University Bands

Program History

First Band

The Western Illinois State Normal School Band was first organized in 1904 by the manual arts teacher, Louis H. Burch. Included in the first band at Western were two notable Macomb figures, Carle Crabb, later a newspaperman, and T. Mac Downing, later a state legislator. The band was not open to women, for whom the uniforms and pants were not suitable attire. In the same year, Burch also formed the WISNS Orchestra, in which he played first cornet.

By 1932, the Western Illinois State Teachers College Band had forty-three members - a record number. The band director was Walter Eller, and the drum major was John Fuhr. The stylish uniforms included purple capes trimmed in gold. Women were permitted in the band by the early 1930s; however, they played only at concerts.

Before serving in World War I, band director Walter Eller has taught at River Falls State Normal School in Wisconsin, where he wrote a fight song called "the Falls March." In 1935, he wrote the words and music of Western's fight song, "We're Marching On," which was officially dedicated at the Homecoming parade that year. It has been performed ever since at athletic events.

Sherman Hall

In 1936, Clifford Julstrom arrived at Western and organized the Academy Band. Julstrom, had received a bachelors degree from Augustana College and a masters degree from the Eastman School of Music. He had played in several orchestras and had taught at Hastings College before coming to Western. At the end of the decade, he replaced Karl Crilly as Director of the WISTC Orchestra.

In 1978, Dale Hopper became the Director of Bands at Western Illinois University. Hopper received his bachelors and masters degrees from the University of Illinois at Urbana-Champaign. Prior to his appointment at WIU, Hopper was Director of Bands and Music Supervisor at Herscher High School in Illinois. He served 20 years as director of bands, receiving highest acclaim for the Marching Leathernecks Band and the Jazz Studio Orchestra (JSO). He took the JSO on numerous European tours and directed the production of four compact discs, including the 1994 Grammy-nominated "Jazz at the Crossroads" and the CD titled "The Third Degree," which earned a four-star review in DownBeat Magazine.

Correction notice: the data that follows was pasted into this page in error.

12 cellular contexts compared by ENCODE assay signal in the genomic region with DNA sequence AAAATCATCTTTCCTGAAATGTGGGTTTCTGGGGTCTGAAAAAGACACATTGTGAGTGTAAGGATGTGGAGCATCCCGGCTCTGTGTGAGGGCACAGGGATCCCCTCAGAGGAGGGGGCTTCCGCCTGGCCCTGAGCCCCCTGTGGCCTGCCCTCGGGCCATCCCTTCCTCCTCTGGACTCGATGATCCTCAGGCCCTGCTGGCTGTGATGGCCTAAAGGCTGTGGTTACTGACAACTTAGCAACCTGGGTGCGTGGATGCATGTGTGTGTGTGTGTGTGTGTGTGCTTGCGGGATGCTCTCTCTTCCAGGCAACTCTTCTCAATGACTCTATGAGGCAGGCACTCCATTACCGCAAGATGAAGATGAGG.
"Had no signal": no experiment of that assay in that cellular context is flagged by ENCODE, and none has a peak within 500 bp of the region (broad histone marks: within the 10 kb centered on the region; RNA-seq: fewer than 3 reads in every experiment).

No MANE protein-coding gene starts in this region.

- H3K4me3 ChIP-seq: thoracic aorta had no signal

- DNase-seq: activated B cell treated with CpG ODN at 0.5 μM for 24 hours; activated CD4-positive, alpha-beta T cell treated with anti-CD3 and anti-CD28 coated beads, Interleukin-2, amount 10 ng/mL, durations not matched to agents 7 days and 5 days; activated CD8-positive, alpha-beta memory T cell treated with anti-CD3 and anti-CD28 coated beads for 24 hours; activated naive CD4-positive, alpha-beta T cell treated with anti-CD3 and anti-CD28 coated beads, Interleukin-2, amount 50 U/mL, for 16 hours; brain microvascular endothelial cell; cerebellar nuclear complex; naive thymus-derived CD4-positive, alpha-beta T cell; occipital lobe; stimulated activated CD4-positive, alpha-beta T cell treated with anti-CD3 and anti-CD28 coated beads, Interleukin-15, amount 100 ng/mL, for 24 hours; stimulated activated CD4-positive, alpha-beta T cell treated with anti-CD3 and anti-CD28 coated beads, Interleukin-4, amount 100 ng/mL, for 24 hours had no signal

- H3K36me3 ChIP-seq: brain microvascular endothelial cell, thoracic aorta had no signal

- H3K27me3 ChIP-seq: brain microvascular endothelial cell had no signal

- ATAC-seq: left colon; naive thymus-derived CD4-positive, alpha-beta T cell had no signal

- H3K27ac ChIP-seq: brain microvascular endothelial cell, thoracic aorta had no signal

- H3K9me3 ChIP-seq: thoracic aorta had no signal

His professional career included composing, arranging and writing. Hopper composed "Entry Into Olympia," the official commissioned music for the 1984 International Games for the Disabled. His arrangement of "Georgia" is a Marching Leathernecks tradition at home football games.

Hopper had more than 60 publications to his credit in addition to his best-selling book "Corps Style Marching" (1977) and "The Drill Designer's Idea Book" (1988). He received the Benny Goodman Award for outstanding jazz educator in 1970; was named Outstanding Marching Band Director in the Midwest in 1974; and was an Illinois Teacher of the Year candidate in 1976, during his 14-year tenure in the public schools.

In 1985, Dr. Jon R. Dugle became the director of the Symphonic Wind Ensemble, the showcase concert wind group at Western. Jon Dugle received his Bachelors, masters and doctorate degrees from the University of Illinois at Urbana-Champaign, and marched along side of Dale Hopper when in the U of I marching band together. Before his hire at WIU, Jon Dugle taught for 21 years at Danville High School in East-Central Illinois.

Under his leadership, the Symphonic Wind Ensemble has toured extensively throughout the United States and annually presents a nine-concert tour in the Midwest. Performances under Jon Dugle have included the Music Educators National Conference, the Illinois Music Educators Association All-State Conference, and the College Band Directors National Association Conference. From the late 70s to the turn of the century, Dugle and Hopper built a band program that has become recognized on an International level.

2009 Marching Leathernecks